In XML-based Web service composition approach there are two main approaches they are Web service Orchestration and Web service Choreography.

Web Service Orchestration

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which the service is automated. Without orchestration of the interactions between the four actors in the system, they would have to be co-ordinated manually. The service provider can reduce operational costs by using an automated means of co-ordination. There are two types of orchestration:Web Service Choreography Interface (WSCI), Business Process Execution Language for Web Services (BPEL4WS or BPEL).

WSCI

The Web Service Choreography Interface (WSCI) is an XML-based interface description language that describes the flow of messages exchanged by a Web Service interacting with other Web Services.

BPEL4WS

WS-BPEL is an acronym for Web Services Business Process Execution Language. WS-BPEL 2.0 is a revision of the original acronym BPEL4WS (Business Process Execution Language for Web Services) 1.0 and 1.1. WS-BPEL is an XML based language enabling users to describe business process activities as Web services and define how they can be connected to accomplish specific tasks. WS-BPEL is designed to specify business processes that are both composed of, and exposed as, Web Services. WSBPEL2.0 is an orchestration language.

2.3.Ontology-based WSC approach

Ontologies [9] are a key enabling technology for the Semantic Web. They interweave human understanding of symbols with their machine process ability. The reason Ontologies are becoming popular is largely due to what they promise: a shared and common understanding of a domain that can be communicated between people and application systems. As such, the use of Ontologies and supporting tools offers an opportunity to significantly improve knowledge management capabilities in large organizations and it is their use in this particular area. Querying and browsing semantically enriched information sources. We describe semantically enriched search engines, browsing and knowledge sharing support that makes use of machine process able semantics of data. In this approach, Ontologies are used as data models. Mainly this approach has Ontology Web Language (OWL-S) and Web Service Modeling Ontology (WSMO).

3. Proposed Work

The Dynamic E-Business system considered here is Online- Book-Shop. The proposed system is developed using JAVA, and for purpose of developing Ontologies we also used Resource Descriptive Framework (RDF). The proposed system which supports Web Service composition approach is developed with the various techniques mentioned above.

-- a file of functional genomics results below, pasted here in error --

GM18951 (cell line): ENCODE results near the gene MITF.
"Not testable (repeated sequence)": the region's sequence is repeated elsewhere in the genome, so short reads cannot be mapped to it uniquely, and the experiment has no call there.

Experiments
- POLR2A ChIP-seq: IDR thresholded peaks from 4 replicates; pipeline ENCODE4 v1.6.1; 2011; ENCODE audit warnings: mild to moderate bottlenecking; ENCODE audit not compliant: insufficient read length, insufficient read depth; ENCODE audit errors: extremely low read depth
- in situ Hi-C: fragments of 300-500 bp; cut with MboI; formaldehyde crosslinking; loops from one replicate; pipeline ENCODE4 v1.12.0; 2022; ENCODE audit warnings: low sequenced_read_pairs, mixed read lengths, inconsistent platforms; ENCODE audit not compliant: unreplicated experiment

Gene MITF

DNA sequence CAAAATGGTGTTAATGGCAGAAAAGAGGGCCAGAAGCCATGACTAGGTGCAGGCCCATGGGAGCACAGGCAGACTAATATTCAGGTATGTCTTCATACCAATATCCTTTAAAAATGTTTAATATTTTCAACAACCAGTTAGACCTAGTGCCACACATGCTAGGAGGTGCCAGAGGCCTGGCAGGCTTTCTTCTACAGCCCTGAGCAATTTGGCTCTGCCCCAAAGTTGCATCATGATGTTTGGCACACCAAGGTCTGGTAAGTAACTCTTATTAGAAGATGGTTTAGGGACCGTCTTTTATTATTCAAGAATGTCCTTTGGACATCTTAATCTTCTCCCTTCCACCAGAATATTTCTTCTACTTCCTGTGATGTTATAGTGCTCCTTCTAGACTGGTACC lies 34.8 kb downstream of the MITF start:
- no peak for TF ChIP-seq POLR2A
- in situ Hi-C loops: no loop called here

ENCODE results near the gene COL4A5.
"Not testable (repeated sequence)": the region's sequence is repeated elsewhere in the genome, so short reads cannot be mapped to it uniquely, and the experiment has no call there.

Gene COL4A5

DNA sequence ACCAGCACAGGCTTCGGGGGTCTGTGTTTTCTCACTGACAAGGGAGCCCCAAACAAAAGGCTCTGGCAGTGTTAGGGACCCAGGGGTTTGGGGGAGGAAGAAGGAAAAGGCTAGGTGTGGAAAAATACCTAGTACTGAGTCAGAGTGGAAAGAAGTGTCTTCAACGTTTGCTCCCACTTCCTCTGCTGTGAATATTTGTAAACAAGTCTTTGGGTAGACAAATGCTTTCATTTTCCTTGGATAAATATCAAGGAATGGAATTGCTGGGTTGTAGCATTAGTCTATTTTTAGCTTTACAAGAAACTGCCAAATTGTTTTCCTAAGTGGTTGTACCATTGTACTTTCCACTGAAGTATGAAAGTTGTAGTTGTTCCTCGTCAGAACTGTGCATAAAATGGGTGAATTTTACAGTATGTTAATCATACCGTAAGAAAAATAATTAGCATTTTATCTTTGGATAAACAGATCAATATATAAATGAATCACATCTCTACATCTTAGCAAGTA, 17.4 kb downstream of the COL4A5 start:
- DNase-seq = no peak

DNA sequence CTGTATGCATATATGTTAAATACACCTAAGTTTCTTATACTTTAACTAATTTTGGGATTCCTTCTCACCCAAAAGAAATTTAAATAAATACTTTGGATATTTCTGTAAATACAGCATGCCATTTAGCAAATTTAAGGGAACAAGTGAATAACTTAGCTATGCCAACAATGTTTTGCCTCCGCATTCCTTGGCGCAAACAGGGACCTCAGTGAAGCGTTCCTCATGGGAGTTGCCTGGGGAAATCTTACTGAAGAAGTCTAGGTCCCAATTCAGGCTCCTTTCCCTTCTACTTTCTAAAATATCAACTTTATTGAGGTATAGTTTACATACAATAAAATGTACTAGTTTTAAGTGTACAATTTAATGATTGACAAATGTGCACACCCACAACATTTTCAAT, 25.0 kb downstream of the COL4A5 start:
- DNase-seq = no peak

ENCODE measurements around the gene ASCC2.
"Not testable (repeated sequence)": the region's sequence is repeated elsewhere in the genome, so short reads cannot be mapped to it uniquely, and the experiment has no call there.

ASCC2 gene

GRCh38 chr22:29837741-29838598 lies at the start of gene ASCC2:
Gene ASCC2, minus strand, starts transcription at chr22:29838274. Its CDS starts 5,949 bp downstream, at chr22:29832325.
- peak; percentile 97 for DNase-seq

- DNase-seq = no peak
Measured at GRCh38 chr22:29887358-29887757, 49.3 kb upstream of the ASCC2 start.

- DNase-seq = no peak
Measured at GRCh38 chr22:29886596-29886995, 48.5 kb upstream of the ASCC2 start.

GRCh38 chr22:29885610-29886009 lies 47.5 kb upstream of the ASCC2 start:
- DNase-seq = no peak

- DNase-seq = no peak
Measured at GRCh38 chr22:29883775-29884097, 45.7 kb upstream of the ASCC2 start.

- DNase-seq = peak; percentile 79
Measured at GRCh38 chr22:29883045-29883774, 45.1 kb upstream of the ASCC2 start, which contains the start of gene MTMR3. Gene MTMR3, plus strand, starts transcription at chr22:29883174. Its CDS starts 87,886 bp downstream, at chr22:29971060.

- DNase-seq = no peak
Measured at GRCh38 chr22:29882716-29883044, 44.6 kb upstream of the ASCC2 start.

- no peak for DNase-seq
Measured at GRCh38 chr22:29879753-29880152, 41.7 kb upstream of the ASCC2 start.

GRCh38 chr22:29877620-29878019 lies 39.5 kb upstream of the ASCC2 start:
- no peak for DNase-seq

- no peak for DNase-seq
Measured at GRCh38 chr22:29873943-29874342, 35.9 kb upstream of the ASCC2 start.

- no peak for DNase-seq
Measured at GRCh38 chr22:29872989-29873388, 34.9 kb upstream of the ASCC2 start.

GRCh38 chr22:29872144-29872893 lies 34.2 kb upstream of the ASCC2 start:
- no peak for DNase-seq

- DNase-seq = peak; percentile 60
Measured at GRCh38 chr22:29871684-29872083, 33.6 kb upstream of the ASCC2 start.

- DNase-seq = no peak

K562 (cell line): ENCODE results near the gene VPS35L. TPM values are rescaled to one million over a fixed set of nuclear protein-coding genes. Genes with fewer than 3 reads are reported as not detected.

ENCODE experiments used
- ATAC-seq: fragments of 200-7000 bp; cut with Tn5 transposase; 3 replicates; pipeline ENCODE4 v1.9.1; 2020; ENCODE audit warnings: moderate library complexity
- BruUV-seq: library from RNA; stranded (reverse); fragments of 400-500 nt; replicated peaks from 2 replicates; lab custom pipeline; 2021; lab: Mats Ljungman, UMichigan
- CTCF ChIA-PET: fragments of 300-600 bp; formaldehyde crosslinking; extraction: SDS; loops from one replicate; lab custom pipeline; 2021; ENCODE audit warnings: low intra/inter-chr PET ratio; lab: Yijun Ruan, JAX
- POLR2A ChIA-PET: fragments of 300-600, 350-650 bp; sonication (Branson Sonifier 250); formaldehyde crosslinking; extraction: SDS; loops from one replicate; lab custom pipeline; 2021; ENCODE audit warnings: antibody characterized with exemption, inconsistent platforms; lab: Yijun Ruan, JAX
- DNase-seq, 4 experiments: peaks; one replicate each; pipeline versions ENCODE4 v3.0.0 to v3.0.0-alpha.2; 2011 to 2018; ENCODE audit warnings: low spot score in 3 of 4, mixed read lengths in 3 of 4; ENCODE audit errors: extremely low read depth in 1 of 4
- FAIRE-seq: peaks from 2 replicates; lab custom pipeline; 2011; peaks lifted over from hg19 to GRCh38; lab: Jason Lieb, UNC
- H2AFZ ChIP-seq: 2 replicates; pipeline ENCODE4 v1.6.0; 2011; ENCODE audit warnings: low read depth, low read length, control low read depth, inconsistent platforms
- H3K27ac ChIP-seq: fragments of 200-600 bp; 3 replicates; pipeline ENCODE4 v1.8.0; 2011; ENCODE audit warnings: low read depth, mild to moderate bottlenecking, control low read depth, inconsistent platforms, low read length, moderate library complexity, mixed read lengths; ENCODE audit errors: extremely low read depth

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Figure 2. Overview of Online Book Shop

Figure 3. Full details of a book with another service “Banking Service” is also called here.

4. Comparative Evaluation

Here the Web service composition approaches which have discussed so far are compared with each other based on some perspectives such as Quality of Service (QoS), connectivity, Exception handling, Scalability, Correctness and Compensations. Results are indicated as Good, Average and Low. Good is mentioned if the approach can provide all aspects of the given perspectives. Average is mentioned if the approach can provide part of what the perspectives given. Low is mentioned if the approach cannot provide any aspects of the given perspectives. The result is indicated in Table 1.

4.1.Connectivity

In Web Service composition reliable connectivity is expected more. If there is no reliable connectivity, the web service composition cannot guarantee the continuity of Web service delivery after composition.

4.2.Exception handling

Exception handling is a one of benchmark of Web service composition approaches because it must deal with what happens in case of an error occur and how to undo the already completed activities.

4.3.Scalability

Scalability represents the ability of the Web service to process multiple requests in a certain time interval. It can be measured by number of requests resolved in a certain time interval.

4.4.Correctness

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4.5.QoS

One of the crucial factors in Web service composition is to select component services such that they fulfill appropriate QoS level such as price, reliability, trust, reputation, execution cost and efficiency. Unfortunately, there are no standard QoS criteria for Web services selection [6] as different users/applications have different requirements.

Table 1. Comparison of Web Service Composition Approaches

BENCHMARKS Approaches CONNECTIVITY EXCEPTION

HANDLING

SCALABILITY CORRECTNESS QOS

E-Flow Low Low Low Low Low

PPM Low Low Low Low Low

BPEL4WS Good Good Average Low Average

OWL-S Good Average Good Low Good

WSMO Good Good Good Low Good

5. Conclusion

This paper focused on general overview of some specific dynamic web service composition approaches and compared each with others with some perspectives using a dynamic E-business application. While there exist several papers that compare and analyze Web Service Composition languages, this paper compared against a set of characteristics that any approach should aim to support to facilitate Web Service composition. Although the different methods provide different level of automation in service composition, we can not say the higher automation the better. Because the Web service environment is highly complex and it is not feasible to generate everything in an automatic way. Usually, the highly automated methods are suitable for generating the implementation skeletons that can be refined into formal specification. Further work will include a more thorough analysis of the field in addition to practical testing of and experiments with the methods.

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[8] “The Semantic Web: Ontology-Driven Knowledge Management” John Davies, Dieter Fensel, Frank VanHarmelen.

[9] WSDL v1.1.2001. Retrieved from http://www.w3.org/TR/wsdl

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Figure

Figure 1. Dynamic E-Business application – Online Book Shop

Figure 1.

Dynamic E-Business application – Online Book Shop p.3
Figure 2. Overview of Online Book Shop

Figure 2.

Overview of Online Book Shop p.4
Figure 3. Full details of a book with another service “Banking Service” is also called here

Figure 3.

Full details of a book with another service “Banking Service” is also called here p.4

References